Clojure macro local binding

Posted by on November 7, 2015

It was my turn to discover ~' pattern in Clojure macros. In the following toy problem we can bind sequence of Fibonacci numbers to symbols specified in the binding vector:

(defn- fib [a b]
  (list* a (lazy-seq (fib b (+ a b)))))

(defmacro fibonacci [bindings body]
  `(let [~@(interleave bindings (fib 0 1))]
       ~body))

So the code

(macroexpand-1 '(fibonacci [a b] (+ a b)))

expands to

(clojure.core/let [a 0 b 1] (+ a b))

Lets say we would like to know if the sequence was initialized with zero and we can define another symbol that will indicate if the Fibonacci numbers start with 0 and will be lexically bound to let’s say to ‘zero?’. We would do something like this:

(defmacro fibonacci-2 [bindings body]
  `(let [~@(interleave bindings (fib 0 1)) ~'zero? true]
       ~body))

And

(fibonacci-2 [a b c] (if zero? (+ b c) (+ a b)))

will expand to

(clojure.core/let [a 0 b 1 c 1 zero? true] (if zero? (+ b c) (+ a b)))

So indeed, why ~'? The idiomatic way in Clojure is to use syntax-quote and this will try to resolve/qualify all the symbols in the current context. Before that Clojure reader reads stream of characters and builds datastructures that evaluate to themselves except keywords. What macros recieve are those datastructures and unresolved and unevaluated keywords. So probably there are three key parts in the life of a keyword:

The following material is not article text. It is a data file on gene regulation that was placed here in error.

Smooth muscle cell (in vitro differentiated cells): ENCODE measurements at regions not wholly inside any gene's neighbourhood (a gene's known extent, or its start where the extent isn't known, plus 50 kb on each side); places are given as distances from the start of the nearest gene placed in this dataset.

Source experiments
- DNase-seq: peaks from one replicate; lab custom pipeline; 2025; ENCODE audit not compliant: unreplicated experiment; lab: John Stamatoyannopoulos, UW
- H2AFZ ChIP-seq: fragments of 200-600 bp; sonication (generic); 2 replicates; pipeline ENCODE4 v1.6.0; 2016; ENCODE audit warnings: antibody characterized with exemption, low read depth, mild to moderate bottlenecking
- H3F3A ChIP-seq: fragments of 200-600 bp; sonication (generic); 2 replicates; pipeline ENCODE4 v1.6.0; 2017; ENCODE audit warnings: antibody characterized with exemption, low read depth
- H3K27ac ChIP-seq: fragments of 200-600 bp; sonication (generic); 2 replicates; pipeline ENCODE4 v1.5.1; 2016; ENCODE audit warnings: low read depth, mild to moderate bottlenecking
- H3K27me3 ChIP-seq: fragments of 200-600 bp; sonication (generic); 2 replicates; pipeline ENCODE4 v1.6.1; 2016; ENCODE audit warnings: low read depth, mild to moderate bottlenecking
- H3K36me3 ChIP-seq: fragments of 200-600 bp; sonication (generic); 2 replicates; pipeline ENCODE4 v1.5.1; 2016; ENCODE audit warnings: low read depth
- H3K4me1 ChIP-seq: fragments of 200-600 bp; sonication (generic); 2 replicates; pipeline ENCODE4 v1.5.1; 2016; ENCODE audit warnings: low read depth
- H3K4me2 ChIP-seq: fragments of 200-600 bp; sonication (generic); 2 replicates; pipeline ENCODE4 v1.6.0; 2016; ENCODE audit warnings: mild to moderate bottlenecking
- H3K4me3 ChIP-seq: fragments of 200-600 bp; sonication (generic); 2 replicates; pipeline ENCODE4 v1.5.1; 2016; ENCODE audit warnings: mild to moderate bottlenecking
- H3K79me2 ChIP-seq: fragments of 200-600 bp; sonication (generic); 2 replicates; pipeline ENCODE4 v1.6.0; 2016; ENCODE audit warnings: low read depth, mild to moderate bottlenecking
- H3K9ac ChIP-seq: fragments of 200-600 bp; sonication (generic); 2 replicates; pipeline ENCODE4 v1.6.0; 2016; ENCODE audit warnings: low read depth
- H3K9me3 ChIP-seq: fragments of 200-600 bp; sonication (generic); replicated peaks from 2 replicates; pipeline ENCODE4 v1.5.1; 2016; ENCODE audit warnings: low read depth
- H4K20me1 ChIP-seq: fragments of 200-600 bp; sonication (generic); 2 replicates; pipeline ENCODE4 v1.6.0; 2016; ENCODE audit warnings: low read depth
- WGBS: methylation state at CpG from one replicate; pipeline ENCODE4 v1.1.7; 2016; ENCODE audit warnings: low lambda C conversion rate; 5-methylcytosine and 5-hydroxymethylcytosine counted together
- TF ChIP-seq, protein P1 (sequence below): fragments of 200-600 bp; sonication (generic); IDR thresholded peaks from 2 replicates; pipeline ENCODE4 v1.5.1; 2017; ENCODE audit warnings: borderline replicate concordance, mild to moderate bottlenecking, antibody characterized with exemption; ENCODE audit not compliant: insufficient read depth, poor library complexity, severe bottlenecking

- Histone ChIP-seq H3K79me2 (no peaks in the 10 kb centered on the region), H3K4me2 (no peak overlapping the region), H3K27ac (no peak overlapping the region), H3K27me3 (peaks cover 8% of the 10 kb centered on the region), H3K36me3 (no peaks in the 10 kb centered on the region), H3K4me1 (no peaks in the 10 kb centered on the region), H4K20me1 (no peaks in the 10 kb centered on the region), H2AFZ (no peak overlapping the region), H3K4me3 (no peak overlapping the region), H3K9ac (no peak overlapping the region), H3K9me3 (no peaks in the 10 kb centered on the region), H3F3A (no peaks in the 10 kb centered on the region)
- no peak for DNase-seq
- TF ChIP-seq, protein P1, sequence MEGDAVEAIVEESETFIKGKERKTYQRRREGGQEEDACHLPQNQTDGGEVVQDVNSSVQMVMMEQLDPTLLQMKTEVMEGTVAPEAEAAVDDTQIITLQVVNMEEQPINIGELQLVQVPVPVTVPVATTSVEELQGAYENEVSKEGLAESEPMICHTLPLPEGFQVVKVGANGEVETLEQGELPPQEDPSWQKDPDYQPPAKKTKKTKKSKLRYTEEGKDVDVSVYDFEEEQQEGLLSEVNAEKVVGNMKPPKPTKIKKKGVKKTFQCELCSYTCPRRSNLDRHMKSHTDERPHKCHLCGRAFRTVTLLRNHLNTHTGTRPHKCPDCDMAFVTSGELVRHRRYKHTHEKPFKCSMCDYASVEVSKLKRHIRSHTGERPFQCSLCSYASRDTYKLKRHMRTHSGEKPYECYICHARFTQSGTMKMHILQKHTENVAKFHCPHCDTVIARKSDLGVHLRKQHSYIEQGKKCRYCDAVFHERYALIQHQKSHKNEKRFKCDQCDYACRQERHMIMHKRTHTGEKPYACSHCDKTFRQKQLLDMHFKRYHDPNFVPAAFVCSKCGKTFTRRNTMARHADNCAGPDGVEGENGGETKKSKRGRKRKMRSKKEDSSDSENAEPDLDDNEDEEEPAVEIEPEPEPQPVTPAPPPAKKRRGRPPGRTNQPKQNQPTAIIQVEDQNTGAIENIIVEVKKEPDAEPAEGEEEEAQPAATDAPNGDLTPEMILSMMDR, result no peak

1. Reading (parse text and create datastructures representing the code)
  2. Resolution
  3. Evaluating

More details on reader is available here. It slightly covers synax quoting reader macro (different from actual macros). However I found more examples here. Unrelevant here but the most interesting behavior of syntax-quoting when it comes to symbols that can’t be qualified.

When modifying the code within a macro you have a choice of resolving symbols and that is a normal behavior when using syntax-quote where the forms are not escaped using “~”. It will fully qualify symbols to their respective namespaces and, this is relevant to our case, it will qualify unresolved symbols to current namespace. So if we declared zero? instead of ~'zero? it would have been qualified as current-ns/zero? instead of creating local binding form. And finally, when the macro returns a datastucture it will be evaluated using the rules listed here.